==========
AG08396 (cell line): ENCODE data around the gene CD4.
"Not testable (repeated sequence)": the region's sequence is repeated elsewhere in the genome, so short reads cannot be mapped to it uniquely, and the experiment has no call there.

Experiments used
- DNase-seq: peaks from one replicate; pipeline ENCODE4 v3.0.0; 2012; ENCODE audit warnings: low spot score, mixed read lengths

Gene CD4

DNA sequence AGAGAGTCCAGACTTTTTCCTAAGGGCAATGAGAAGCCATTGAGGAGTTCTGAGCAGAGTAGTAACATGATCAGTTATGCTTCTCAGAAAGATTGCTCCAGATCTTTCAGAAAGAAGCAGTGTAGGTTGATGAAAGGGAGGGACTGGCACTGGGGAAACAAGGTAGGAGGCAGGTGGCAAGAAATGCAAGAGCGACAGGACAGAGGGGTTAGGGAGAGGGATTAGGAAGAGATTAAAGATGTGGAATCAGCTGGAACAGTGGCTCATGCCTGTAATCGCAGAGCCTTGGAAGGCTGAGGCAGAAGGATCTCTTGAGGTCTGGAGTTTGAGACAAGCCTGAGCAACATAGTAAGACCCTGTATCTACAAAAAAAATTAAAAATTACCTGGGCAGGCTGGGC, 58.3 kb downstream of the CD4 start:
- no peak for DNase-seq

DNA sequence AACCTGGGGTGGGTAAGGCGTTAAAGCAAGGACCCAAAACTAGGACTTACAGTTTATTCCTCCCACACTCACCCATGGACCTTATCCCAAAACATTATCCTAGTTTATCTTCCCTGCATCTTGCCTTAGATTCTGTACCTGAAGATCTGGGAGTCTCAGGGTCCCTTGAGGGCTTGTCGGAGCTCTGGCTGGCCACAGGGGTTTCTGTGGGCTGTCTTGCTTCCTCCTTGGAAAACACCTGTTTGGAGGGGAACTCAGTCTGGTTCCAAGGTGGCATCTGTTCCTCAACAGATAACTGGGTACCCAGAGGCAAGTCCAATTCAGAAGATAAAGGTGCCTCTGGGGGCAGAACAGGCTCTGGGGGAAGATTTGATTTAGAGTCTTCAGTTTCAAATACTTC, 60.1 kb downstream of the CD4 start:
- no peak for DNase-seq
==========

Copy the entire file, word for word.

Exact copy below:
AG08396 (cell line): ENCODE data around the gene CD4.
"Not testable (repeated sequence)": the region's sequence is repeated elsewhere in the genome, so short reads cannot be mapped to it uniquely, and the experiment has no call there.

Experiments used
- DNase-seq: peaks from one replicate; pipeline ENCODE4 v3.0.0; 2012; ENCODE audit warnings: low spot score, mixed read lengths

Gene CD4

DNA sequence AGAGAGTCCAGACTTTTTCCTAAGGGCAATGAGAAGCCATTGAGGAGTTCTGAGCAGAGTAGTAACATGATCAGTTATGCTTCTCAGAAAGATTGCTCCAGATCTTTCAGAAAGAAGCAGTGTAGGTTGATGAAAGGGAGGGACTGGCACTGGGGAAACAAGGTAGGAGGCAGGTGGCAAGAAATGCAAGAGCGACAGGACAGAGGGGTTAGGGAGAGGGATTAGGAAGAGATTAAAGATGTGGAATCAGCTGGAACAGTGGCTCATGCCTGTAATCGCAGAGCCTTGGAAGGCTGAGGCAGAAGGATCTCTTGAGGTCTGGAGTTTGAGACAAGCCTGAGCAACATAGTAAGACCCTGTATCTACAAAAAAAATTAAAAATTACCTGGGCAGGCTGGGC, 58.3 kb downstream of the CD4 start:
- no peak for DNase-seq

DNA sequence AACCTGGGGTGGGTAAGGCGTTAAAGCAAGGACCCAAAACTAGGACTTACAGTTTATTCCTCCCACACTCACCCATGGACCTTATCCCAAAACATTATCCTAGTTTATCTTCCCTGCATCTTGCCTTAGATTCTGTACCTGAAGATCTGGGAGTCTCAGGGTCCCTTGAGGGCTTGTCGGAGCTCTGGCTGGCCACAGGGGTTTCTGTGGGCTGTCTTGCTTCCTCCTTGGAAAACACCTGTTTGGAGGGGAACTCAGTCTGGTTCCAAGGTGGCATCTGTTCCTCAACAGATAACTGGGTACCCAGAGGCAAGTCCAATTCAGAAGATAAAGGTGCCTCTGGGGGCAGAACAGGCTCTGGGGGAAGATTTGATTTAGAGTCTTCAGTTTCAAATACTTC, 60.1 kb downstream of the CD4 start:
- no peak for DNase-seq